Watching My Scholars Grow as They Prepare for a Musical Theater Extravaganza
“Ok scholars, take out your music! We’re going to start with I Just Can’t Wait to be King! This number needs to be cleaned up drastically!”
So began our rehearsal last week for this year’s fourth-grade musical, The Lion King, which is premiering tomorrow. It’s the second year of a new tradition at SA Fort Greene, the annual fourth-grade musical. I want my scholars to love and appreciate theater — to seek it out on their own for the rest of their lives. In my opinion, there is no better way to cultivate that love than to give children the experience of putting on their own musical. From the time auditions begin in January, my scholars take everything they’ve learned from five years of classes, and spend five months working as an ensemble to put on one great musical theater extravaganza.
I want my scholars to love and appreciate theater — to seek it out on their own for the rest of their lives.
This year, I have a cast of 32 scholars from my fourth-grade theater elective and it has been thrilling to watch how they have grown throughout the process. One of my fourth graders, Tristan, is silly and loves to make his friends laugh — I knew he could be great in the comic role of Pumba. But, when we started rehearsing in February, he held back. He was self-conscious and couldn’t bring himself to ham it up when all eyes were on him. Over time, from watching his best friend (who is playing Pumba’s sidekick Timon) acting without restraint, he started channeling his inner goofball. Now, he throws himself into the character and the two of them are hilarious together — they just may steal the show.
Then there’s Manuel, who’s playing Mufasa, the king of the lions. Mufasa is a complex and serious character; he is both a loving father and an intimidating king. But in early rehearsals, Manuel couldn’t keep a straight face when he said the lines — he cracked up every time. He didn’t want to put himself out there and insisted he was only participating because Michael Jordan and Shaquille O’Neal had done a bit of acting, relating to them as a basketball player himself. Finally, I said to Manuel, “This is a serious role — you have to give off the aura of a king! Imagine you are Mr. Ojeda (one of our assistant principals) — channel his authority!” That provided the necessary spark. Suddenly, Manuel’s attitude shifted, he began taking his responsibility as an actor seriously. Now he truly brings Mufasa to life.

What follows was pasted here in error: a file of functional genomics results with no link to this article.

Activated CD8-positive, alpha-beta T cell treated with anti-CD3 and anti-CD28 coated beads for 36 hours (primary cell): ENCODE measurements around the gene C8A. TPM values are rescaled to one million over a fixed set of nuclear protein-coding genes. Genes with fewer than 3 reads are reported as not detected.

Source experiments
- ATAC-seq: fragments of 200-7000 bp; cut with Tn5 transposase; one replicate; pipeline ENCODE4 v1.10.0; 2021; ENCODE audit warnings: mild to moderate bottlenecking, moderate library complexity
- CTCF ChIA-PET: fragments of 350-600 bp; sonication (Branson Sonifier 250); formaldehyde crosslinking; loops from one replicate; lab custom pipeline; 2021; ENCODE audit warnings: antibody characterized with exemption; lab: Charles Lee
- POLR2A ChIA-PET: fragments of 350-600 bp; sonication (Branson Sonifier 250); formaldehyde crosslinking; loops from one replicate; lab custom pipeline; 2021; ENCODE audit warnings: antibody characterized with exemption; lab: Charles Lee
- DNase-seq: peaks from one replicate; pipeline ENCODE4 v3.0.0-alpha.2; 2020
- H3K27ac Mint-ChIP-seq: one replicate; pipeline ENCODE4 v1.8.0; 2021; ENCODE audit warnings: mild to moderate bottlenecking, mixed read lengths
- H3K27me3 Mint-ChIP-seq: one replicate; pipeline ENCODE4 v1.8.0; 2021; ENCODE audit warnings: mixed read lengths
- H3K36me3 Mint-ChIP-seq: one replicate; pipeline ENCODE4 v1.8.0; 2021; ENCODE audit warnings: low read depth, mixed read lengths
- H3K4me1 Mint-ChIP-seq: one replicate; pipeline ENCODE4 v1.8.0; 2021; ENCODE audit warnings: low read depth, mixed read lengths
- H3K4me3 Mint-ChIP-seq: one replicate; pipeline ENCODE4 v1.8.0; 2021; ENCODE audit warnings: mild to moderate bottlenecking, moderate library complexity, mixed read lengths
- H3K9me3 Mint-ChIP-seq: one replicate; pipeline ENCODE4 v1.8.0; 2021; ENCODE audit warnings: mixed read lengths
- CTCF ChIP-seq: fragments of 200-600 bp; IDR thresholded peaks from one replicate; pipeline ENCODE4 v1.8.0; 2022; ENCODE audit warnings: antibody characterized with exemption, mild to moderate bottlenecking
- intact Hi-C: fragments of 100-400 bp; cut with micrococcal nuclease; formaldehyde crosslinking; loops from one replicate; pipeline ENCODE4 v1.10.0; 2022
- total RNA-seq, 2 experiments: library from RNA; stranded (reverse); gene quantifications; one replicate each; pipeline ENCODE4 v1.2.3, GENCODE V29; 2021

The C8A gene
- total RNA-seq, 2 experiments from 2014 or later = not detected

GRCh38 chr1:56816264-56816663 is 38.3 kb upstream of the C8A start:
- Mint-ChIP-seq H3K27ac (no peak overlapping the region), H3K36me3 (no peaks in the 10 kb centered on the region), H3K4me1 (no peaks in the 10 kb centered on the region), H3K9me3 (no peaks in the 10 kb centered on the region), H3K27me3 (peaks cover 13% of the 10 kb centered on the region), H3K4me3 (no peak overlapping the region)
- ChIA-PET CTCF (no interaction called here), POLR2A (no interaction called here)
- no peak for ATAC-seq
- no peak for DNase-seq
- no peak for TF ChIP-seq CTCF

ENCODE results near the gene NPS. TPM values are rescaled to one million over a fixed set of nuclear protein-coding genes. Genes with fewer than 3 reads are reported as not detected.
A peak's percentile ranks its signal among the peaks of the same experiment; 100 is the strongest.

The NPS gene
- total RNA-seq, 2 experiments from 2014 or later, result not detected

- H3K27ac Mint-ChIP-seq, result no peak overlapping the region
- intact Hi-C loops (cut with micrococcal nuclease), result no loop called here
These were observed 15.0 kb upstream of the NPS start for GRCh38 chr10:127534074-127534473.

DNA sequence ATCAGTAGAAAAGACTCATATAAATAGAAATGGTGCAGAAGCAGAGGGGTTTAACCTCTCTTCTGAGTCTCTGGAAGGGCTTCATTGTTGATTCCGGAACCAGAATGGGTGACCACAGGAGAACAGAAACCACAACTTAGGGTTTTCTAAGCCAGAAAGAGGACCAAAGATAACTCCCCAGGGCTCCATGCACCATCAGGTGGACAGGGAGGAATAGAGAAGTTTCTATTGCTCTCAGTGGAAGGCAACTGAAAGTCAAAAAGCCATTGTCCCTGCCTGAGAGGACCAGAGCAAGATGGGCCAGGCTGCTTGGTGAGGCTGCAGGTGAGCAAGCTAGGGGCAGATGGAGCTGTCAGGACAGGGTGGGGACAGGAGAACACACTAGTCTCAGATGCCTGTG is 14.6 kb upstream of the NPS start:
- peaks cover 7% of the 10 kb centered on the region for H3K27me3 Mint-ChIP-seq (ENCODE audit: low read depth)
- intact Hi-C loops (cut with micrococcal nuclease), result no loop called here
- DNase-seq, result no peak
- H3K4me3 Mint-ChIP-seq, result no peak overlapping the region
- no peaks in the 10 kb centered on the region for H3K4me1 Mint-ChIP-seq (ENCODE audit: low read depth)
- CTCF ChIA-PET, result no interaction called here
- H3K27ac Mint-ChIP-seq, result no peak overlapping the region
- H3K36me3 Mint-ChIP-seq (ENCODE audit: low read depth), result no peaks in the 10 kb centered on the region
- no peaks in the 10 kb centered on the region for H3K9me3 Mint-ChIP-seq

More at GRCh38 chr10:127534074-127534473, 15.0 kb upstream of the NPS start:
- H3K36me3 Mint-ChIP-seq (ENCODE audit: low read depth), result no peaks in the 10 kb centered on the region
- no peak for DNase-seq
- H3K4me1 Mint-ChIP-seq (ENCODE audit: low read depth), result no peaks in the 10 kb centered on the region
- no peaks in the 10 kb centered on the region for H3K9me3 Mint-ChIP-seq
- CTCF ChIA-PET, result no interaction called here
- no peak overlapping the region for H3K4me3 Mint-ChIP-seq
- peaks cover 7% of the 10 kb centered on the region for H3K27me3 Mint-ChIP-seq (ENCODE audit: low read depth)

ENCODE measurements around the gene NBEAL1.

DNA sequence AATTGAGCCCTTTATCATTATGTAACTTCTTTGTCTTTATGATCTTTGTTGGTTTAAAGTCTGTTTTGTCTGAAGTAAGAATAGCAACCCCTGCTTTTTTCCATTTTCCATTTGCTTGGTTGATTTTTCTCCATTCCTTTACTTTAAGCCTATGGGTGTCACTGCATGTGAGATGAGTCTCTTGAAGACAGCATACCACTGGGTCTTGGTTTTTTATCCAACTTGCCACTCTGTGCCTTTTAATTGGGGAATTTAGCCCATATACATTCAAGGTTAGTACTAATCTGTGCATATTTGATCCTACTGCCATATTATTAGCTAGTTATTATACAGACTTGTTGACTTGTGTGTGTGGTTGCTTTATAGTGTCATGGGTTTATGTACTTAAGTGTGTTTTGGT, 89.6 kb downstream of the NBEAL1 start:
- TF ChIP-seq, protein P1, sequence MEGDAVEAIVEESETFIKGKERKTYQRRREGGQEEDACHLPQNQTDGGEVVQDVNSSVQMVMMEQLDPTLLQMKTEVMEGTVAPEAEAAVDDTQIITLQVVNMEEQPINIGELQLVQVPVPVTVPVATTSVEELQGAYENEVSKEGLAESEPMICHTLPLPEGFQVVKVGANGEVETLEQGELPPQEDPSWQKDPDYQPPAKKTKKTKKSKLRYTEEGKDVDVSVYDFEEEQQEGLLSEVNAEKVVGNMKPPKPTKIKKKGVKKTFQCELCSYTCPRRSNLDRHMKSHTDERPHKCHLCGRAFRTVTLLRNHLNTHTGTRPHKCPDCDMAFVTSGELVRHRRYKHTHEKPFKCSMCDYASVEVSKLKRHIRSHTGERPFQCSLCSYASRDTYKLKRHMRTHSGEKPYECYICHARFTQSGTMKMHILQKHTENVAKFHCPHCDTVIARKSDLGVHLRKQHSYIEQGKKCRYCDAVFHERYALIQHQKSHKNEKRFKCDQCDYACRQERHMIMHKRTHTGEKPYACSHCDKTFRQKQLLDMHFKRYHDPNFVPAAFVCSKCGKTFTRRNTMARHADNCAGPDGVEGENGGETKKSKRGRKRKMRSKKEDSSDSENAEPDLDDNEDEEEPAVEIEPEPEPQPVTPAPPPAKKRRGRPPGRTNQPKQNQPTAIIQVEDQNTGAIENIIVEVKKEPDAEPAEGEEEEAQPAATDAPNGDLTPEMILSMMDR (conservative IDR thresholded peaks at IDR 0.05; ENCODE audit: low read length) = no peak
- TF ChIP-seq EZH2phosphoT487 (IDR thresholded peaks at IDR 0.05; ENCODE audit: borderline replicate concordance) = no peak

One of the most exciting things to observe is how my scholars’ commitment and enthusiasm is spilling over into their academic experience. Teachers have noticed that the scholars who are participating in the musical are performing better in class, because they want to be sure they can use their elective time for rehearsal. Scholars are learning what they’re capable of in rehearsals, and they are bringing that same effort and attitude into their academics.
Theater in elementary school is about building a love for and a relationship with the arts, but its benefits go beyond that. My scholars are working together toward a shared goal, making themselves vulnerable in front of their peers, and listening to feedback. They are seeing that it’s OK to try and fail and try again, and they are learning that when they trust and support each other, they can build something great. They have become more confident, more centered, and more connected with each other and with themselves.
Meanwhile, my little ones — kindergartners and first graders — are awed by the fourth-grade production and are already telling me what musical they want to do (hint: it rhymes with “galaddin”) when they reach that far-off age. I can’t wait to see what they bring to the stage when it’s their turn to become musical theater stars!
In the meantime, please join us for this year’s musical on June 6 and 8 at 8:15am in the SA Fort Greene Auditorium — you don’t want to miss it!